A study by the Royal College of Obstetricians and Gynaecologists (RCOG) has found that just 7% of women with mental health problems, during or after pregnancy, are referred to a specialist.
Over 2,300 women who had given birth in the last five years responded to the study, providing an insight into the experiences of mental health care for pregnant women and new mothers.
81% who took part in the study claimed they had at least one episode of mental health problems during and after pregnancy, with over two thirds saying they had experienced low mood and almost half said they suffered anxiety.
The report also revealed that just 7% of women were referred to a specialist after reporting their maternal mental health condition.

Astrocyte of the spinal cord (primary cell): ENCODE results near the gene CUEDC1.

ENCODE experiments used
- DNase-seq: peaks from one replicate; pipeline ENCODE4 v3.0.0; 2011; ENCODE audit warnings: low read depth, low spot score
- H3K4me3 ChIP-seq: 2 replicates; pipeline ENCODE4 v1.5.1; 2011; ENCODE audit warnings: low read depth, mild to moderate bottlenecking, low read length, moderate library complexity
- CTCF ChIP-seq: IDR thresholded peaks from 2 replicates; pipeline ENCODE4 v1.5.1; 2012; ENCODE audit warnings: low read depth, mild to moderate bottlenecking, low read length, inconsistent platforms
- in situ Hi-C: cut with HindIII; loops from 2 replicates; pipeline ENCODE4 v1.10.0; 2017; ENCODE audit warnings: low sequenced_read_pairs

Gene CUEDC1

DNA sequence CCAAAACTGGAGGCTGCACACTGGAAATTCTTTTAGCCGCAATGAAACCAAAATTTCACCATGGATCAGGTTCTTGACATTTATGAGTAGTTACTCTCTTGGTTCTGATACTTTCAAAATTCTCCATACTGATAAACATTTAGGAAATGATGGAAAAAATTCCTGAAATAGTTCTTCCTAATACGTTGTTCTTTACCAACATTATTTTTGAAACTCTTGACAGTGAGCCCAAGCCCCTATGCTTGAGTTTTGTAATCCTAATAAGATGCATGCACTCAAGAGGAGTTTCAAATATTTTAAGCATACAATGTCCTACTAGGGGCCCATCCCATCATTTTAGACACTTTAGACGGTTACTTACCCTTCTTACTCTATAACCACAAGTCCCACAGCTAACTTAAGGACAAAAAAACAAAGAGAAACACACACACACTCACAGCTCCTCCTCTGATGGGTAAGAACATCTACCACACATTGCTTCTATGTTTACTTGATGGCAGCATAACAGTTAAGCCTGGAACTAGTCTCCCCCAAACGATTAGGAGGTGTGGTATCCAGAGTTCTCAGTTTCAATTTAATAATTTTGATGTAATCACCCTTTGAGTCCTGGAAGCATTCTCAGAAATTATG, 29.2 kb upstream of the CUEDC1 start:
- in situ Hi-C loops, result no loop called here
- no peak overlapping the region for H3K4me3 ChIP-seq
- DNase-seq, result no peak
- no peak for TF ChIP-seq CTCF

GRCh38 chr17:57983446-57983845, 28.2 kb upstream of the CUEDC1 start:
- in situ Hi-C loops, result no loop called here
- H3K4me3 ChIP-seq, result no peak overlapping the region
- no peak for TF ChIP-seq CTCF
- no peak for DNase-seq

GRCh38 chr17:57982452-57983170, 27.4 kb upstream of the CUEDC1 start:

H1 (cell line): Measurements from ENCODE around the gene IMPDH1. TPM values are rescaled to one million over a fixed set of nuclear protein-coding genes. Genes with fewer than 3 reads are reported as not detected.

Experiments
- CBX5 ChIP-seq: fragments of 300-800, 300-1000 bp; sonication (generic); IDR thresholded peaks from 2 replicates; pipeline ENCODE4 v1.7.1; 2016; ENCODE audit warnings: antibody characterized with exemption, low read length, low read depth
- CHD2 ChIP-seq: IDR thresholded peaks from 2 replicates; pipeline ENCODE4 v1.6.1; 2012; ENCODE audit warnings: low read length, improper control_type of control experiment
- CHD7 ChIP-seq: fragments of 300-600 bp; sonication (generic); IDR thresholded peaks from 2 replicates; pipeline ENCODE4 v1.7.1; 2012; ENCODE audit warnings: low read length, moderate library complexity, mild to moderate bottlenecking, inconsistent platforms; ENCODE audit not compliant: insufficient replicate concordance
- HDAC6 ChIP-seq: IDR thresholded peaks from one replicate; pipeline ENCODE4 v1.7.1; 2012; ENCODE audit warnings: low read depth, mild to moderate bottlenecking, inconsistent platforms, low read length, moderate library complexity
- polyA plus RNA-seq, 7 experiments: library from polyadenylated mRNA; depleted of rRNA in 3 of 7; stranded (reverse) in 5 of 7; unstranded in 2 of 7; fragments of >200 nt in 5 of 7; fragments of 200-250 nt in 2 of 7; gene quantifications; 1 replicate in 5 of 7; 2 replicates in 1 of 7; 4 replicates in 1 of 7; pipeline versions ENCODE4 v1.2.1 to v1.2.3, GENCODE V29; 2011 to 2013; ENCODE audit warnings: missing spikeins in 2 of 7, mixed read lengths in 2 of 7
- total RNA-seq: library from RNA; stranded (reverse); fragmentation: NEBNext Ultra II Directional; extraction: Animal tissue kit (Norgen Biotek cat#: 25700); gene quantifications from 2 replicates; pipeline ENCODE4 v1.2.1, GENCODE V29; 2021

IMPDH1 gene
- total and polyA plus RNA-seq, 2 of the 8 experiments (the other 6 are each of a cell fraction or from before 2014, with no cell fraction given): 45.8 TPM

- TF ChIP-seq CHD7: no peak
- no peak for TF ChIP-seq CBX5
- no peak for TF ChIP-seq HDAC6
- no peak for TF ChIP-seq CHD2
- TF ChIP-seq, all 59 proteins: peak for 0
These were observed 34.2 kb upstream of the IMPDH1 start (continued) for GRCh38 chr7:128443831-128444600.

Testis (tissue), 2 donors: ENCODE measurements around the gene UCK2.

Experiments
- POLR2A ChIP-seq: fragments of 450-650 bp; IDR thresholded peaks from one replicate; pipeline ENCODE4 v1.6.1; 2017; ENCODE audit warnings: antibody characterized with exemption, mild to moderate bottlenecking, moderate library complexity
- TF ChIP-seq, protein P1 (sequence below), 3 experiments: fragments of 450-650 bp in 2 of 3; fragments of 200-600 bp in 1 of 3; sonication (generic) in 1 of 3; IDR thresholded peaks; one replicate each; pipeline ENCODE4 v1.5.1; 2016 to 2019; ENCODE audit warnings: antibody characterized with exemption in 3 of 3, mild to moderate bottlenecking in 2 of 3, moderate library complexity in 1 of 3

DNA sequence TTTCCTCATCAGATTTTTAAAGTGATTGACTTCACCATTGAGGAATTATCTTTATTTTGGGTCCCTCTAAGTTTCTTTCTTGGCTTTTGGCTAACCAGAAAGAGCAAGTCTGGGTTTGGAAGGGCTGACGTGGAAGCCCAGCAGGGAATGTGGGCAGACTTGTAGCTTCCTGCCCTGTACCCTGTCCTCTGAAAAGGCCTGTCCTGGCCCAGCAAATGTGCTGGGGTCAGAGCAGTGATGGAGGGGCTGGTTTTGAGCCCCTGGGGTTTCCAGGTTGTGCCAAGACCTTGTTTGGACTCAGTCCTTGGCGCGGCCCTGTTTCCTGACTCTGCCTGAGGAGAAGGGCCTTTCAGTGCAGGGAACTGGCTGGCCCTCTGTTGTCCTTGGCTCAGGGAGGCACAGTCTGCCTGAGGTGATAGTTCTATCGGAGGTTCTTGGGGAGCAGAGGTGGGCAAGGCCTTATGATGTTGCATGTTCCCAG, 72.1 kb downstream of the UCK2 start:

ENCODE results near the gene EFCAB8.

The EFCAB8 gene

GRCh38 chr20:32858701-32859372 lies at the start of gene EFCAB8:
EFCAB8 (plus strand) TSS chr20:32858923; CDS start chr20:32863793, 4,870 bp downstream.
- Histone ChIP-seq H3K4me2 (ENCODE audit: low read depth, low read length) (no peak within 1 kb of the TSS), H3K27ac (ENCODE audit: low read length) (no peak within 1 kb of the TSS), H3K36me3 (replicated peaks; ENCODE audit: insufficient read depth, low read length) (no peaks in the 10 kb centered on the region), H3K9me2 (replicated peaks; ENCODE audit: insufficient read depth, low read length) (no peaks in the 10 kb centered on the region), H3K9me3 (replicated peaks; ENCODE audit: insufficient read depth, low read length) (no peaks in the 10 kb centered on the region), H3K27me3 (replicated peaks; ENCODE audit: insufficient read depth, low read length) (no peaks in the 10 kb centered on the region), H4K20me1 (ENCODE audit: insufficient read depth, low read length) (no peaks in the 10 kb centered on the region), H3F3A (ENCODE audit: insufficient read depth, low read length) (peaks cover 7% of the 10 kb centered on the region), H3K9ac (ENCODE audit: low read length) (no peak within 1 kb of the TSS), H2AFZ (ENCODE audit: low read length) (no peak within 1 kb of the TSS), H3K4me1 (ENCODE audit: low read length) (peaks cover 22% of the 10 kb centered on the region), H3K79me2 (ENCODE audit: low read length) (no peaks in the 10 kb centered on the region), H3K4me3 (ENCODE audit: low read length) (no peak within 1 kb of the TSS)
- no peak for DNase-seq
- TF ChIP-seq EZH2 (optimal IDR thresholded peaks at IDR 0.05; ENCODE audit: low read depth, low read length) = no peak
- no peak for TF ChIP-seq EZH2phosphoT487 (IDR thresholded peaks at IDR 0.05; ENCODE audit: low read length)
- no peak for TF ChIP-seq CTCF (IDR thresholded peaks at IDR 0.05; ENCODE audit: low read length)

38% who were referred to specialist care said it took over four weeks to be seen, with some saying they waited up to a year.
Commenting on the maternal mental health figures from RCOG, Professional Policy Advisor at the Royal College of Midwives (RCM), Janet Fyle, said: “The results of this survey from the RCOG are shocking and truly show the ‘postcode lottery’ of maternal mental health provision across England and Wales.
“We cannot ignore the voices of the women in this survey, because they represent the many voices of women who suffer mental ill health in pregnancy and after. Their voices and experiences of care must be listened to as a matter of urgency.”
Regionally, referral figures varied significantly, with one region seeing an 8% referral rate in comparison to 50% in another region.
12% of women said their partners who experienced mental health problems during and after pregnancy received little or no help at all.
The RCOG’s report and can found on their website here.
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